The good news is that epigenetic changes do not have to permanent. Remember, what you are exposed to in life, and how you design your children’s environment will affect if these genes are expressed or not. Moreover, trauma is overcome, through hard work, perseverance, and allowing trusted human beings to help us undo the responses that have occurred as a result of other human beings. We can heal our relational hurts relationally – in fact, there is some evidence this might be the best way. Everyday cycles can be broken, PTSD can be healed, family legacies can be changed, and genes can be switched. Compassion for this process is paramount.


20181009_113447Erin Newman is a therapist by day, and a writer by night. She is also a parent, student, advocate, artist, and teacher.

What does radical self-love look like?

Sometimes it looks like moving your family across the world so you can finally write a memoir.

For people living with mental illnesses, the emphasis on self-love and some of its assumed performances can be alienating. For people who have C-PTSD or have grown up in dysfunctional homes of continuously traumatizing incidents, the term self-love can ring hollow. As one friend recently said, it simply doesn’t penetrate.

And that’s ok.

In the times when we are stuck in our own programming, even when we have the dual awareness to recognize we are stuck but we can’t do much about it, it is important to realize that putting one foot in front of the other, or even just longing to, is self-love.

It is not actively destructing.

It is still you in there.

For me, a big part of practicing self-love has been doing things for myself, even when I don’t feel the love: booking therapy appointments in advance (even when my brain is telling me it’s hopeless so why bother), booking home support like cleaning services (even when my brain is telling me I am worthless because I need help to do basic things), or any other steps (small and large) I might take towards helping myself continue to survive.

It is a common thing among folks living with mental illness that we can only feel in memory, never in the present moment. Our nervous systems have been trained expertly to shut down in the here and now as a protective mechanism.

And that’s ok.

That is your body loving yourself.

A big part of healing is in rolling one’s consciousness forward to now. In building one’s own safe spaces and then allowing one’s self to feel in those spaces. Even if little by little.

Radical self-love looks like such commitments to survival, even when your brain tells you that you do not want to survive. Radical self-love even looks like simply yearning to take these steps, even when your brain tells you that you cannot go on.

This is an act of radical self-love.

I am set to begin a sabbatical or leave of absence from my advocacy work with Alberta Muslim Public Affairs Council (AMPAC) on August 1st.   The community work I have set in motion will graciously be continued by my committee of dedicated directors and volunteers. This leave will entail me and my family moving to Morocco for six months to visit family and make space for the research and writing of a creative non-fiction memoir

About the project:

Why do you want to enter? Simon Levy asked me outside the entrance of the Casablanca Jewish Museum he founded and directed as of 1997. An armed Moroccan military officer stood close by, listening to our conversation. When I replied that I wanted to see the Moroccan Jewish artifacts inside, he seemed surprised, and gestured to the hijab covering my head. He said, it is not often that we have your people visiting the museum, before waving for me to follow him inside.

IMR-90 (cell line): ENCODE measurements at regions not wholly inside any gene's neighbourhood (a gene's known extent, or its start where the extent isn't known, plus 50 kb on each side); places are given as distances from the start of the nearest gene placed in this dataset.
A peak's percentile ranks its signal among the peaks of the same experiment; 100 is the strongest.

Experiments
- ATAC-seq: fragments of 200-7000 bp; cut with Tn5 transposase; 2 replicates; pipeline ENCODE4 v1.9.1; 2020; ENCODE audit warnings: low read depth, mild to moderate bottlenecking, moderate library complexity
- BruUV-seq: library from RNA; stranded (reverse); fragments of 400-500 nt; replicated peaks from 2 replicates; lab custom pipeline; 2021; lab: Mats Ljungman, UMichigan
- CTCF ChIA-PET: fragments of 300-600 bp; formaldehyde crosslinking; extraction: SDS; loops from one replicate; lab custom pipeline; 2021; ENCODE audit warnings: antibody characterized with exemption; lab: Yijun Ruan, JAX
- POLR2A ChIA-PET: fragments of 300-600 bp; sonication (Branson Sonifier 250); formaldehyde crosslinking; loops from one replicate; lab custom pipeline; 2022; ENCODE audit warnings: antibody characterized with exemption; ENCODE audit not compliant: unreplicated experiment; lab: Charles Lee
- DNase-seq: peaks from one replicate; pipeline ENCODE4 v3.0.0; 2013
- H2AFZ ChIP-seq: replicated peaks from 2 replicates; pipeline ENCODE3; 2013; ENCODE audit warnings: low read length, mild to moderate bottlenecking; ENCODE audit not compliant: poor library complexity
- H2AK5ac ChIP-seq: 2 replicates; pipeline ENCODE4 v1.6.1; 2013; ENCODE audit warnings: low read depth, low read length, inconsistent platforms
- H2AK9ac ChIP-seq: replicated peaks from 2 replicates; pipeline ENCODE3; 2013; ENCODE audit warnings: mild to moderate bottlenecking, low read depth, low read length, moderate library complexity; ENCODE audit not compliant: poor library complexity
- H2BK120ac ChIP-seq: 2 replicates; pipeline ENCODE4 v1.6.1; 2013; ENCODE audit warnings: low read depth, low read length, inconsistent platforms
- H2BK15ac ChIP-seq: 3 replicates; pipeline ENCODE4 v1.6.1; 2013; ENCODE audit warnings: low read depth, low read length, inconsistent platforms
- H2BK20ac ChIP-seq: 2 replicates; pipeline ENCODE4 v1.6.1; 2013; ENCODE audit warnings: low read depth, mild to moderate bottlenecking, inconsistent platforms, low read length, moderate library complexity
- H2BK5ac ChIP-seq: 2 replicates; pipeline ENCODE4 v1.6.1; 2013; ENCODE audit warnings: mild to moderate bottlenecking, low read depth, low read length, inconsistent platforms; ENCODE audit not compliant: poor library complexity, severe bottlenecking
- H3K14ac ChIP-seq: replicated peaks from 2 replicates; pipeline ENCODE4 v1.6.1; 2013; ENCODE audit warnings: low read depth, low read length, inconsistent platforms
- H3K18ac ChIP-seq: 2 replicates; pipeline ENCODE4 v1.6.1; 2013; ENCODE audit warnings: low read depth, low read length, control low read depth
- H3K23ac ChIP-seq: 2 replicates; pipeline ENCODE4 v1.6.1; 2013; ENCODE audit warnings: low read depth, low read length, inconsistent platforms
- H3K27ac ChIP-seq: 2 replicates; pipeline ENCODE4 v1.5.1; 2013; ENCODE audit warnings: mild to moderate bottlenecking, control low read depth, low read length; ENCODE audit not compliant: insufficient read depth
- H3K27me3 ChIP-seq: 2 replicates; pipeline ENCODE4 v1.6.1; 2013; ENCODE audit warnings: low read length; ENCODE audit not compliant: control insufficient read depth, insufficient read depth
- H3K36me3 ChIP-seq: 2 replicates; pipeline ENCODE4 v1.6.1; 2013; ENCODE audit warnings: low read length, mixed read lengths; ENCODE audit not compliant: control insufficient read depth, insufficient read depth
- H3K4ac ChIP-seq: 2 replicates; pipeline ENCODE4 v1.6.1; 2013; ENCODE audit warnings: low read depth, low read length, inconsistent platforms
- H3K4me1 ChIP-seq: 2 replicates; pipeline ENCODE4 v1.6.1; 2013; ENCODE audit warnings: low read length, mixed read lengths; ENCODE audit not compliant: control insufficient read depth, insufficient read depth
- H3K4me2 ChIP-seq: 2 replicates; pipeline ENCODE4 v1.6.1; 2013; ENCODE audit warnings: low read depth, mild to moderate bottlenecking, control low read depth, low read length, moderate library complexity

Five years later, I was sitting in Levy’s old office with the new museum director, Zhor Rehihil, who took over primary curatorship after Levy’s death. We were talking about my research project and dropping names of historians doing work on the departure of Jews from Morocco between 1948 and 1968. I was explaining my interest in the silences of its memory, particularly the anxieties brought on by the Holocaust and a host of other issues largely absent from both Jewish and Muslim memories.

The Holocaust had nothing to do with Morocco, she protested. I let her finish without agreeing or disagreeing, wrapping up our conversation with a promise to keep in touch and update her when my work was completed. As she was walking me out, she looked at my hijab and said, you know, that headscarf will make your research very difficult. Trust, in this field, is a complicated thing.

It was only in wading through the multivocal, emotionally-charged and often painful memories of the departure that I would come to recognize the truth of her observation and how my own work might come to be perceived because of my identities. I also came to notice patterns of belonging and rootlessness in my own story as a convert to Islam, living in a foreign country, descendant from immigrants and married to a man who also gave up his place of origin as a Mediterranean migrant.

The pursuit of homelands, both literally and figuratively, shape my experiences – both a physical and an internal migration echoed in the movement of the people I have studied and how the memory of their journeys is expressed.

What does it mean to search for home as a Muslim convert, wading through established communities? What does it mean to exist as a racialized Muslim woman in Canada, in an era of rising Islamophobia? What does it mean to immigrate to another land in pursuit of the familiar? For myself, my ancestors, my spouse?

Deeper than this, what does it mean to look for home as a wandering soul? I can hear the revolutionary chants of the Arab Spring protesters on the television my first time in Morocco: Jannah, jannah, jannah, Jannah al-wataniya. Paradise, paradise, paraside, Paradise the homeland. 

The project that I am working on is a creative non-fiction memoir, a true novel of sorts, that will braid together these stories of migration and homeland, combining my academic research with stories from my life and those close to me. I am unsure yet if the writing I am making space for will become a graphic novel script that I will commission an illustrator for, or it will remain a work of prose.